Article abstract: In 1949, Communist Party chairman Mao led the People’s Liberation Army to victory over the Nationalist Party forces in China and established the People’s Republic of China. He adapted Marxist-Leninist theory and practice to Chinese conditions and created a new doctrine that he later viewed as valid on a world scale.
Mao Zedong was born into a peasant family of some means. His father, seeing little value in education, forced him to leave school at age thirteen to work on the farm. Mao, however, had acquired a taste for reading, and novels about heroic bandits, peasant rebels, and notable rulers had fired his imagination. Continuing his reading, he came upon a book calling for the modernization of China and constitutional government. It motivated him to leave home and continue his studies. At age sixteen, he entered primary school, where he became acquainted with Western liberal thought. A book on heroes led him to admire nation-building military leaders and respect the martial virtues. A short stint in a revolutionary army led to his first encounter with the ideas of socialism.
In time, Mao settled on becoming a teacher and entered normal school in 1913, graduating in 1918. He acquired an effective writing style and ideas to write about. In short, he came to believe in the goodness of humanity, the malleability of human nature, the power of the human will, the potential inherent in the Chinese peasantry, and the need to adapt Western ways to Chinese culture. He was also involved in radical organizations and thus in laying a foundation for future political action.
In 1918, Mao was at the University of Peking, where he found enthusiasm for the Bolshevik Revolution and Marxism. Back in Hunan Province in 1919, he was a leader in the anti-Japanese, antigovernment May Fourth Movement. The following year, he became a primary school director and thereby attained status and influence. By 1920, he considered himself a Marxist, and in July, 1921, was present at the founding of the Chinese Communist Party.
Russian insistence on controlling the Chinese party split it into factions. Mao accepted Russian leadership and the official party position, including Communist membership in the Guomindang, or Nationalist Party, and support for a bourgeois nationalist revolution. In 1924, illness sent him back to Hunan, where a new peasant militancy convinced him that the poor peasantry was the true revolutionary class. After his failure to spark a revolt in 1927, Mao took his ragtag army to the Jingkang Mountains. He lost his major party positions, but he built his peasant army. Beginning in 1930, the Guomindang, now his enemy, began a series of attacks against Mao’s new base area in Jiangxi, leading to the six-thousand-mile Long March that began in late 1934. By 1935, Mao was chairman of the party’s politburo. A new phase had begun.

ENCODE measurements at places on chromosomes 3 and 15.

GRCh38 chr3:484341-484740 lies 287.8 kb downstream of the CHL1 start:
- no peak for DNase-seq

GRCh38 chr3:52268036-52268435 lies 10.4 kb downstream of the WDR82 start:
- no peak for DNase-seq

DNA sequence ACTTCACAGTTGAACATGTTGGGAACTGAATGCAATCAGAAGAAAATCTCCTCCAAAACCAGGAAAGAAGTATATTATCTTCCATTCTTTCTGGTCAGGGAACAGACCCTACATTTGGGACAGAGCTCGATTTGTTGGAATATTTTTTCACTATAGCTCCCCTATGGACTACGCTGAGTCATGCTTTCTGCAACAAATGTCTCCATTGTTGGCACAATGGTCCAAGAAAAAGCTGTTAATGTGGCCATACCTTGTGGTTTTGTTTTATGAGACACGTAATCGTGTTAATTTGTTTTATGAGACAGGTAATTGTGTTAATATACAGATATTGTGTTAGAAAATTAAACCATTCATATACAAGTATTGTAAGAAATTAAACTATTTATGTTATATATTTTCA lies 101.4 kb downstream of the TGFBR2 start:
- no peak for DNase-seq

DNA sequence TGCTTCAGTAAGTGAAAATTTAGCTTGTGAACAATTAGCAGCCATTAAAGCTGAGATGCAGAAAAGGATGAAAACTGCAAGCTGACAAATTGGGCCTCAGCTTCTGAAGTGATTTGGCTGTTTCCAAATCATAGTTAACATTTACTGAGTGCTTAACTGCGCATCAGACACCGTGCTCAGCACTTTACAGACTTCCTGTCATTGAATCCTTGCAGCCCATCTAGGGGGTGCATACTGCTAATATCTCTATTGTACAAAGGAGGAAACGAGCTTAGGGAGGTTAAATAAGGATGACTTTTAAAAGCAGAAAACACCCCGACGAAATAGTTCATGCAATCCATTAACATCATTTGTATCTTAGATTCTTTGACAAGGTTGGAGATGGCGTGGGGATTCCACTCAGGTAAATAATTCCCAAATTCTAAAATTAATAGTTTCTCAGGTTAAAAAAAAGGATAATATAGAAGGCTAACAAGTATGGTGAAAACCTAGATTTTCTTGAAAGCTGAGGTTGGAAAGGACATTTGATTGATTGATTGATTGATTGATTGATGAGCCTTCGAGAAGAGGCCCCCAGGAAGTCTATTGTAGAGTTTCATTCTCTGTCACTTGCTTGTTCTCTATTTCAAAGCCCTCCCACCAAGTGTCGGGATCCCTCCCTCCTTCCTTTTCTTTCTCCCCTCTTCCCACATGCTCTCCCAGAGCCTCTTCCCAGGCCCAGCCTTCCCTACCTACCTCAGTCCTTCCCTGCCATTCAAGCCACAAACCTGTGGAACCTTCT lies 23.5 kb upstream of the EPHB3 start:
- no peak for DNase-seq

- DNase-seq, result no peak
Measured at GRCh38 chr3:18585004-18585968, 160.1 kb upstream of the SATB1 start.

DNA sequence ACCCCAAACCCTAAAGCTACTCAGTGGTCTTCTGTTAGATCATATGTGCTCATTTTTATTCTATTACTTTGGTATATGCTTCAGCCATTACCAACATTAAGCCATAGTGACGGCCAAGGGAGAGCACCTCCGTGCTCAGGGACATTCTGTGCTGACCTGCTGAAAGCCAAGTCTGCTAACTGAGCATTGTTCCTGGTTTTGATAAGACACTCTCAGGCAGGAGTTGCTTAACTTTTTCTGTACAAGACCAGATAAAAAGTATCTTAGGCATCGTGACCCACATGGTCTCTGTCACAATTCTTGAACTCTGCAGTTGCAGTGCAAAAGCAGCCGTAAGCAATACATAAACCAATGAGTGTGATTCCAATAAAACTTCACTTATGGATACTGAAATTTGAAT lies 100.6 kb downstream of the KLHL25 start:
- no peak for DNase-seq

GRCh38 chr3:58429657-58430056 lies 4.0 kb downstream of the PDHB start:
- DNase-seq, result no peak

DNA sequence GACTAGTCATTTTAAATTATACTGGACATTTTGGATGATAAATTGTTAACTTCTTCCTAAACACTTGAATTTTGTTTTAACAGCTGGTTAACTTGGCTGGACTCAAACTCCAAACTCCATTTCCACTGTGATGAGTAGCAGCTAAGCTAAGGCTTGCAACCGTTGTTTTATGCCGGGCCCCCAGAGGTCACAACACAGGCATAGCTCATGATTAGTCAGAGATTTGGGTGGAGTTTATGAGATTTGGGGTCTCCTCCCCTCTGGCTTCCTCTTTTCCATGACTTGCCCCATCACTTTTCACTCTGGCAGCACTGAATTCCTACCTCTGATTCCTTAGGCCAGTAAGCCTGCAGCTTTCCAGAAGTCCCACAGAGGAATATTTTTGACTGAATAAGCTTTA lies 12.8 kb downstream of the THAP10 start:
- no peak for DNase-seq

Mao had bested the Soviet-backed so-called Twenty-eight Bolsheviks, whom he had fought politically for control of the Communist Party. Of elite background, these members lacked an understanding of the masses. The relationship between the Chinese and Soviet parties would remain strained thereafter, especially since the Soviets backed the Guomindang, in their own strategic interests, and were willing to sacrifice the Chinese Communist Party accordingly. When Japan invaded China in 1937, the Soviets, concerned about their eastern territories, called for a Guomindang-Communist United Front, even though Mao’s Yan’an base area was under Guomindang attack. Necessity, however, dictated such an alliance. The alliance was effected, both parties aware that it was but a temporary partnership.
During the Yan’an period, Mao developed what became Maoism. Contrary to Marxist-Leninist orthodoxy, he stressed the role of the peasantry over that of the proletariat. Similarly, his goal was to conquer the countryside through guerrilla warfare and encircle the cities, which would later be taken by conventional warfare. He also set forth the basis for his theory of “permanent revolution,” holding that change is perpetual and conflict will continue even under communism. He also expounded his doctrine of the “mass line.” In a protracted war, the zeal of the masses must be maintained by the party cadres. The masses being infallible, it was the task of the cadres to gather their scattered ideas, synthesize them, propagate them among the masses until they accept them as their own, and then test them through action.
Meanwhile, Mao won over the peasants through fair treatment. People of all classes were called to join the anti-Japanese war, with the national (middle and patriotic) and petty bourgeoisie, and even the landlords, assured of retaining their property, at least for the moment. A clash with the Guomindang in 1940-1941 ended the United Front. This necessitated the rectification campaign of 1942-1944, as Mao believed that the recruits needed disciplining through studying Marxism-Leninism. Also, as Mao’s Sinification of Marxism was being ignored, he believed that it needed emphasizing. The tool was the so-called cult of Mao—Mao was supreme in matters of ideology and was proclaimed infallible. In 1945, “Mao Zedong Thought” was incorporated into the party constitution.
The final phase of the civil war began in late 1948. The Guomindang, led by Chiang Kai-shek, had lost both U.S. military aid and the confidence of the Chinese, and were weakened enough for the Communist People’s Liberation Army to take the major cities. On October 1, 1949, the People’s Republic of China was officially inaugurated. The revolution was not...
(The entire section is 2335 words.)